The Center for Black Studies (CBS) at UCSB is affiliated with the Office of Research (OR), though it is not an ORU (Organized Research Unit). By its very nature, the Center encourages interdisciplinary academic inquiry. The faculty members who interact with the Center come from a variety of academic departments including Black Studies, Education, English, History, Religious Studies, Sociology, Film Studies and the Women's Studies Programs. We collaborate with the Multicultural Center, the Women's Center, the Education Program for Culture Awareness (EPCA) and Arts & Lectures in pursuing cross-discipline interaction. We work closely with other Ethnic Studies departments at UCSB and with other schools to encourage inter-ethnic research dialogues across disciplines and campuses both within the UC-system and in the larger academy.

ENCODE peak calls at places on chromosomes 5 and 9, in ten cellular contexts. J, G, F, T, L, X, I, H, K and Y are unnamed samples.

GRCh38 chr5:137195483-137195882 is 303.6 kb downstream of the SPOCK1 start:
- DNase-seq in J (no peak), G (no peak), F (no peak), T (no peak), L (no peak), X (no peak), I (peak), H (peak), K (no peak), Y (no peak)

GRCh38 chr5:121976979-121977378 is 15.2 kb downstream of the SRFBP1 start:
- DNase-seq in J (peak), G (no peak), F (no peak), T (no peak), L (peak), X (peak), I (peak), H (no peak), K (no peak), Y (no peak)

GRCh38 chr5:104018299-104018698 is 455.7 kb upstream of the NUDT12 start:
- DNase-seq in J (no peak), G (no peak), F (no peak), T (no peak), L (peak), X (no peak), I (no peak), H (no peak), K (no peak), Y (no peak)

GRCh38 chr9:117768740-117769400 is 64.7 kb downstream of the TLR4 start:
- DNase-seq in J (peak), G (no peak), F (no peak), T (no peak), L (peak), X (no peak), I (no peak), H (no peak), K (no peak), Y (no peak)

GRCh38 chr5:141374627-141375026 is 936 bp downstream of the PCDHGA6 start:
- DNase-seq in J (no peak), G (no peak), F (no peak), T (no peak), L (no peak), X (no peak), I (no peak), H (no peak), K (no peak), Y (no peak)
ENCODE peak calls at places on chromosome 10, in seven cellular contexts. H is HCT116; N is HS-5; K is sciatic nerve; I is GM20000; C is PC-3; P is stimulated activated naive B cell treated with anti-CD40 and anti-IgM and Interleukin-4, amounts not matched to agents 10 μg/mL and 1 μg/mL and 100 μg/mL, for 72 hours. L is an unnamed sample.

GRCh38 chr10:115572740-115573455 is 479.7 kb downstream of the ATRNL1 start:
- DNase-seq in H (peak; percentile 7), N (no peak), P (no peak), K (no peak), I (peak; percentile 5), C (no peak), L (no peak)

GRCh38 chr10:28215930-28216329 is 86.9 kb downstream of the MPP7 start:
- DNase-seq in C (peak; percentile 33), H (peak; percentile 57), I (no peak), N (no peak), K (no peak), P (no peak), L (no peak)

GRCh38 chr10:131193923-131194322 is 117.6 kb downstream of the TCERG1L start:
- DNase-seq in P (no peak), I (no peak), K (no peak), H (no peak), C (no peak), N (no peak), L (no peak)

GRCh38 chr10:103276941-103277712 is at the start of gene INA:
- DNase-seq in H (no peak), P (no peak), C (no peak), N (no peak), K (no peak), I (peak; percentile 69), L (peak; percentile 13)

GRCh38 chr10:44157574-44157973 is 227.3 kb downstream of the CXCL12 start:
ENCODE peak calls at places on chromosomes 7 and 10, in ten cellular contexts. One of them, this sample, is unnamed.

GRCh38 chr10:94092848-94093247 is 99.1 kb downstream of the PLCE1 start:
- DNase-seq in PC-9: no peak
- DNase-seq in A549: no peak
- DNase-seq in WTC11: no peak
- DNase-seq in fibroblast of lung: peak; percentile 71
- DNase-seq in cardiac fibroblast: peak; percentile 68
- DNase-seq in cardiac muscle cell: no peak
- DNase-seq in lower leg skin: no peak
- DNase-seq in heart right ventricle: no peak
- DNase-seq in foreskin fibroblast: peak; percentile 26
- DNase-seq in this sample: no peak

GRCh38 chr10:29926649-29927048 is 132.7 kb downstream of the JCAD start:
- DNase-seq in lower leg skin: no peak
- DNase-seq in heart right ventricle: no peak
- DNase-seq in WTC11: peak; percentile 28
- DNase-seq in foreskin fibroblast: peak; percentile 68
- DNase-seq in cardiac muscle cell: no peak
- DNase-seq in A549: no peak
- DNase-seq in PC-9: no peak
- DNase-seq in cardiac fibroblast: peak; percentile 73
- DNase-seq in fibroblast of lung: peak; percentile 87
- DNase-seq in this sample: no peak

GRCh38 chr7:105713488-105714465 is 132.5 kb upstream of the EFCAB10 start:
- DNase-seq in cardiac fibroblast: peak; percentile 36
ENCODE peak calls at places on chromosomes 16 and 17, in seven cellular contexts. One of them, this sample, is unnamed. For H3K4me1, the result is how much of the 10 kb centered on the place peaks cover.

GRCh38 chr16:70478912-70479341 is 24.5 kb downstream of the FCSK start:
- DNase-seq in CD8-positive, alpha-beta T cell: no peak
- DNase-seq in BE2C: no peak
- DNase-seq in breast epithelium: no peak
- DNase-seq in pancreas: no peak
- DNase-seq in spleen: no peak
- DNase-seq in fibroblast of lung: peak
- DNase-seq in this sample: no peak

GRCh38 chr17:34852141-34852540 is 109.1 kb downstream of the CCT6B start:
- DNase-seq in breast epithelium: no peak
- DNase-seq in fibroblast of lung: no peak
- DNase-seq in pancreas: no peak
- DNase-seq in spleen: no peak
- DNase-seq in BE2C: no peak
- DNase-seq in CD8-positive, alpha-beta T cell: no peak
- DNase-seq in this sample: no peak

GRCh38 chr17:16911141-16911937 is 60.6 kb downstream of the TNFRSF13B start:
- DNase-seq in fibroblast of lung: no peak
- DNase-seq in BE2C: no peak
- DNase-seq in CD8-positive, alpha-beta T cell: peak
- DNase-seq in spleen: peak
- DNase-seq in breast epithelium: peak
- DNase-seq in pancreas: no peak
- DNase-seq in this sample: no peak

In 2001-2002, the Center continued the projects and activities it has undertaken in the previous five years, and those interested in this period should read last year's (2000-2001) summation by Director Claudine Michel. The Center's numerous research and outreach endeavors left no doubt that it is again a viable and valuable unit on campus and in our local, national and international academic communities. Within the next few years our goal is to position the UCSB Center for Black Studies as one of the finest research and cultural centers of its kind. The successes of the past few years suggest that we are well on the way to reaching our objective.
Highlights - Center for Black Studies 1996-2002